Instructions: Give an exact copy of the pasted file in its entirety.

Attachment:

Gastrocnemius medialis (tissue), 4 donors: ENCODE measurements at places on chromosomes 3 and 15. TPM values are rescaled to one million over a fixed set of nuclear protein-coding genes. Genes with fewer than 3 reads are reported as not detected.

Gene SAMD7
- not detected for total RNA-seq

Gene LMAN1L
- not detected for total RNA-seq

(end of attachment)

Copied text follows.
Gastrocnemius medialis (tissue), 4 donors: ENCODE measurements at places on chromosomes 3 and 15. TPM values are rescaled to one million over a fixed set of nuclear protein-coding genes. Genes with fewer than 3 reads are reported as not detected.

Gene SAMD7
- not detected for total RNA-seq

Gene LMAN1L
- not detected for total RNA-seq